The morning after any kind of mass violence playing on loop on every media outlet poses unique challenges to employers and managers. Not only can workplace conversations turn uncomfortable and potentially inappropriate, but trauma that is not adequately addressed can have a direct impact on workplace productivity. How can an employer respond to emotional discussions while being sensitive to employees whose racial, religious, sexual, or ethnic identity was a focus of the underlying attacks and is a subject of media attention?
Articles Discussing General Issues Under Title VII.
In less than 18 months of employment, Evangeline Parker received six promotions. Then rumors circulated that Parker’s precipitous rise through the ranks “must” have been because she was sleeping with her boss. When Parker complained about the rumors and confronted the employee who allegedly started the rumors, she was terminated. Reversing the district court’s dismissal of the lawsuit, the Fourth Circuit Court of Appeals, in Parker v. Reema Consulting Services, held that such rumors could form the basis of a sexual harassment claim in violation of Title VII.
What is an “adverse action”? In the workplace some may think that it is only when someone is fired. However, much more falls under the “adverse action” umbrella. What about denying an employee a training opportunity
A federal district court in New York analyzed what constitutes an adverse action in an employment context.
In this three-part series, we are exploring best practices for handling a charge of discrimination. The first part of the series addressed important preliminary questions you should be asking upon initial receipt of the charge. The second part dealt with best practices for the investigation phase of the administrative process. This final part of the series will address what you should do once the EEOC issues its finding.
So you’ve just received a charge of discrimination from the Equal Employment Opportunity Commission (“EEOC”) or a local agency. Now what? In this three-part series, we will explore best practices for handling a charge.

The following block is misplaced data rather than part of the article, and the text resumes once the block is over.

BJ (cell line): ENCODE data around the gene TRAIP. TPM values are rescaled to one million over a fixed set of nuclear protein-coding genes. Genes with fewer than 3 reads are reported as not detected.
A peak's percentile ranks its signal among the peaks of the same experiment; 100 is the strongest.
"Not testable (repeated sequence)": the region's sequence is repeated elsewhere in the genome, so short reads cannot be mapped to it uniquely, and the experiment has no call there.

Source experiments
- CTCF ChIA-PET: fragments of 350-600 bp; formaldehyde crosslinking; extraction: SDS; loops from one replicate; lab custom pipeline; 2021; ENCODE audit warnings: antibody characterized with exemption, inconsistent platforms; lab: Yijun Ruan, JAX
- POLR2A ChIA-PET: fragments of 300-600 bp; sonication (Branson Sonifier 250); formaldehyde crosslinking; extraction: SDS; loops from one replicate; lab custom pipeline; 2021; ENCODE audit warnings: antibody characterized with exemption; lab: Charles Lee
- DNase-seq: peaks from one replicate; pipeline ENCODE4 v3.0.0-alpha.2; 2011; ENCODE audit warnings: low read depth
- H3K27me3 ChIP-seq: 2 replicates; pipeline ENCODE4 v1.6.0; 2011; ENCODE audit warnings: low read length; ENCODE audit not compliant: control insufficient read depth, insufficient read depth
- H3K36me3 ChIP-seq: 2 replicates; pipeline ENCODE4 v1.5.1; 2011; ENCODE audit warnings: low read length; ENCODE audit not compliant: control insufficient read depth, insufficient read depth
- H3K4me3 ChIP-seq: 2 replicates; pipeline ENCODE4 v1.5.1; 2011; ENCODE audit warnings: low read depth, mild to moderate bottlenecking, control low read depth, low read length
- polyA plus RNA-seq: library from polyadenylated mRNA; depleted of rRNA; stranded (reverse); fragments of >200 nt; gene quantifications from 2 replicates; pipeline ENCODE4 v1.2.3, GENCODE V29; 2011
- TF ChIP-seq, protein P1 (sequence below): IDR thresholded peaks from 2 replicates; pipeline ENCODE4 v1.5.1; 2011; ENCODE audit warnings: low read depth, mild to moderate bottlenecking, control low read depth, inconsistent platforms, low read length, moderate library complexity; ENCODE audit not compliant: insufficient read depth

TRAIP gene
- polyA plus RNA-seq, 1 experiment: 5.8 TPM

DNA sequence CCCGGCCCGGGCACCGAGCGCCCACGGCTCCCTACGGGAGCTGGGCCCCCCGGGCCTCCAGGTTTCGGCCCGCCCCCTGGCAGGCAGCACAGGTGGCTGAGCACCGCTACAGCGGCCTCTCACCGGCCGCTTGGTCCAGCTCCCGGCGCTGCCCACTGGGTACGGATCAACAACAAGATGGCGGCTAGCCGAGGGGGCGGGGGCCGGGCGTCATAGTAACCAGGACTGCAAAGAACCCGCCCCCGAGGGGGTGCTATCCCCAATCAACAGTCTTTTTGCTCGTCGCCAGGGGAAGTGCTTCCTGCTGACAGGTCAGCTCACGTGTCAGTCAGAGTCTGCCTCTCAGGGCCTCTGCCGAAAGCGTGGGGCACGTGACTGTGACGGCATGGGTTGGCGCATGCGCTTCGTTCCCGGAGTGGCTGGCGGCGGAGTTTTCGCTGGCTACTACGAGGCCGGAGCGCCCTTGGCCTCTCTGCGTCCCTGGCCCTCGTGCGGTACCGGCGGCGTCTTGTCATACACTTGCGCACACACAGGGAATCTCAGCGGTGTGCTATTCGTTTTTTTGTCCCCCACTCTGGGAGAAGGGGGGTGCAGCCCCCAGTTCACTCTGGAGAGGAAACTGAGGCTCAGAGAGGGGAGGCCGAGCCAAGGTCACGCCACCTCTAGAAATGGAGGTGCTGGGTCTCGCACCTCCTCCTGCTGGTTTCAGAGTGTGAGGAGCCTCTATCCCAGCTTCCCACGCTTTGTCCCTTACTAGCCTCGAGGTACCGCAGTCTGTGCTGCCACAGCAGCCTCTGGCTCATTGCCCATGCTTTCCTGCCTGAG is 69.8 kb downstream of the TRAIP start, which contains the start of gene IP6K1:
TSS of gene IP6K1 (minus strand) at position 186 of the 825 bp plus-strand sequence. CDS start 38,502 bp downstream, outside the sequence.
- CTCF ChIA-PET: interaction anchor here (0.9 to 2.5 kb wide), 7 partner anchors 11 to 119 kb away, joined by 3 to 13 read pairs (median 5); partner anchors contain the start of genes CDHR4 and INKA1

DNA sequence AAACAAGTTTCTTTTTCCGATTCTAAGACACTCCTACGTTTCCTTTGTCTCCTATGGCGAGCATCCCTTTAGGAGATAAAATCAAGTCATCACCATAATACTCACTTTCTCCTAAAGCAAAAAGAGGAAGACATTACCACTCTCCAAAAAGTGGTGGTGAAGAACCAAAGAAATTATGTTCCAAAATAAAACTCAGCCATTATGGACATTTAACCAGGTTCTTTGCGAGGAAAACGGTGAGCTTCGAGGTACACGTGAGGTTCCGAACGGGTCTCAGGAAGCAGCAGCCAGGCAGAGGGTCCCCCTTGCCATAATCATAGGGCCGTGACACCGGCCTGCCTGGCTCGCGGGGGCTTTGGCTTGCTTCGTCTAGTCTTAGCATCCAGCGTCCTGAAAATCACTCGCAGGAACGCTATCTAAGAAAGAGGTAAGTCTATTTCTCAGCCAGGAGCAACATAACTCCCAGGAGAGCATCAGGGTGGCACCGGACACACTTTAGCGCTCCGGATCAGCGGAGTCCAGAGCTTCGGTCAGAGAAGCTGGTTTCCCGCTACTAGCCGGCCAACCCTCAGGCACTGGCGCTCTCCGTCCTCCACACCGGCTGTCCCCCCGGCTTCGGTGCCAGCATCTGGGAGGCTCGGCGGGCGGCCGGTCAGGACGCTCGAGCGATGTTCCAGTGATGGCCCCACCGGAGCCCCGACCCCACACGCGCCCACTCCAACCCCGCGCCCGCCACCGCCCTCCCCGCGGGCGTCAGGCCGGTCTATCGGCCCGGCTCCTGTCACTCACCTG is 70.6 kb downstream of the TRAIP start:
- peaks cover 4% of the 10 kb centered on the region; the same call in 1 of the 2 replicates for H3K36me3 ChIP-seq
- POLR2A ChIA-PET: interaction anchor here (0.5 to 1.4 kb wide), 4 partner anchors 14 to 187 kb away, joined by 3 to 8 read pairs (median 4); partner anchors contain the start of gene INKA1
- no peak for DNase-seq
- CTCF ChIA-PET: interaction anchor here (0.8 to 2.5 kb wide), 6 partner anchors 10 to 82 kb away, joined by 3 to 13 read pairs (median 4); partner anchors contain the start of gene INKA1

The federal Fifth Circuit Court of Appeals recently issued an interesting decision finding that the actions of an employer’s peer review committee did not constitute an adverse employment action under Title VII of the Civil Rights Act of 1964. This decision was driven by the specific facts presented to the court, so it does not necessarily signal a trend toward peer review actions being treated in this manner in Title VII cases. Visit our EPL Risk Mitigation blog to learn more about this decision.
Executive Summary: On June 1, 2018, the U.S. Court of Appeals for the Eleventh Circuit in Jefferson v. Sewon America, Inc., No. 17-11802, held that the McDonnell Douglas burden-shifting framework does not apply to discrimination claims where the plaintiff offered direct evidence of discrimination, even though the plaintiff herself called her evidence circumstantial and analyzed her claims under that framework. Jefferson is part of the Eleventh Circuit’s recent trend of reducing the burden on employment discrimination plaintiffs at the summary judgment stage, making it easier for them to proceed to trial before a jury.
When an employer receives a charge of discrimination from the U.S. Equal Employment Opportunity Commission or a state agency that enforces anti-discrimination laws, it is important that the charge be handled properly. That is because administrative charges are often followed by discrimination lawsuits.